In 2006, Christus Health reached a painful peak in its server-processing capacity within our eight data centers and their associated space, electrical power consumption, and cooling capability. Within these data centers, nearly 500 IT associates were managing more than 600 host-based applications, 15,000 desktop devices, and 2,000 servers (70% of which were in the primary data center in San Antonio, Texas) for 30,000 users. We also had a rapidly growing server and application base and rising implementation costs.
Christus Health is a Catholic, faith-based, not-for-profit health system comprised of 380 services and facilities, including more than 50 hospitals and long-term care facilities, 175 clinics and outpatient centers, and dozens of other health ministries and ventures. Christus services can be found in 60 cities in Arkansas, Georgia, Louisiana, Missouri, Texas, and Utah, and in Chihuahua, Chiapas, Coahuila, Nuevo León, and Tamaulipas, Mexico.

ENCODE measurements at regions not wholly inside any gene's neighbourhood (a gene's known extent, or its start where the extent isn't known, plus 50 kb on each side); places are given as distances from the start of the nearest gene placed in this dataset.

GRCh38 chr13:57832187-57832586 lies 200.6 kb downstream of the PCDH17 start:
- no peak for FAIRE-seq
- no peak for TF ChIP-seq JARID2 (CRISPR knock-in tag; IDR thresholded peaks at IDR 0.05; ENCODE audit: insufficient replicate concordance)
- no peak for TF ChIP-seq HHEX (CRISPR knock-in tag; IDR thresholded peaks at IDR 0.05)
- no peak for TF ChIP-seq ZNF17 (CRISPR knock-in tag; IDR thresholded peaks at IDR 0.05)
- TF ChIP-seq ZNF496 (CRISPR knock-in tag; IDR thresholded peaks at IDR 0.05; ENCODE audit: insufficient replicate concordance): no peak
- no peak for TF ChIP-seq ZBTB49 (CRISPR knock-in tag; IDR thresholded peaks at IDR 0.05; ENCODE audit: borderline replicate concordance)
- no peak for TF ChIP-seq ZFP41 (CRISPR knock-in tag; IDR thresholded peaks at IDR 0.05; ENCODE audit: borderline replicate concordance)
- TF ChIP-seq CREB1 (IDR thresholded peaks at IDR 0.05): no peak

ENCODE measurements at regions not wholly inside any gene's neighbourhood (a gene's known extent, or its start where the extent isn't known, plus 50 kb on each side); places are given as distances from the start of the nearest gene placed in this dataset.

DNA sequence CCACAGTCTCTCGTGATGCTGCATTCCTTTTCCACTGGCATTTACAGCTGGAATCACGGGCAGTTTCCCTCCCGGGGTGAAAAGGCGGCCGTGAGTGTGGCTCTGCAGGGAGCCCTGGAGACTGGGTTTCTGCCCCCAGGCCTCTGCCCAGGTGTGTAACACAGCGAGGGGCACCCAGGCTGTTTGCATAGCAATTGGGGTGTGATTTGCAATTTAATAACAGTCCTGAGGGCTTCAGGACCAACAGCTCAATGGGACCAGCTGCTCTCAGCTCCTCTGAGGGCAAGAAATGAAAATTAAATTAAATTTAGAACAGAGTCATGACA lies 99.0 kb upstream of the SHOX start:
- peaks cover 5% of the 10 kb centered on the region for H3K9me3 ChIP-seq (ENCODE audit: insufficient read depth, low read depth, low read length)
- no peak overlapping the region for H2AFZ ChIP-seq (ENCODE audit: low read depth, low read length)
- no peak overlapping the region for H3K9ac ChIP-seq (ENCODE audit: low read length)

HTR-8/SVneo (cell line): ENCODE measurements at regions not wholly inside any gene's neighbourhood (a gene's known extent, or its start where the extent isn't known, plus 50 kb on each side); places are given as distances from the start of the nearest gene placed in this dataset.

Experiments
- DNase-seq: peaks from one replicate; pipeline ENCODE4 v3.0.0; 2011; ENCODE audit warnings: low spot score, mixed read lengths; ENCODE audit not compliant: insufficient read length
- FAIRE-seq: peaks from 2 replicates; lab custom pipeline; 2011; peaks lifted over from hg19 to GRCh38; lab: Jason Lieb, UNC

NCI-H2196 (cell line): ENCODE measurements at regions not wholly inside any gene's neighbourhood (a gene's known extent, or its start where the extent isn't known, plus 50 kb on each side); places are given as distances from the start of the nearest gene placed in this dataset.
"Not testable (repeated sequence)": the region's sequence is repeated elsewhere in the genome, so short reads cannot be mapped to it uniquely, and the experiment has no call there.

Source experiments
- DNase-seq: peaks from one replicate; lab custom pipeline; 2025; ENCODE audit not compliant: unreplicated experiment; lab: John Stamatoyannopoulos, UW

As a result of the IT capacity crunch, it was getting difficult to deploy new applications and upgrade hardware without impacting business. Also, as more of our clinical care depends on our IT systems, service outages would affect more than just the business of health care operations--they would affect clinical care itself.
One of the key challenges hospitals face is the need to provide high-quality, efficient patient care while keeping hospitals and the rest of the health care system operating smoothly. Consider, for example, the variety of information that affects a patient's record: In addition to critical care information, there are financial records, demographic records, insurance claims, and inventory accountability. Behind all of these touch points are innumerable workflows and processes.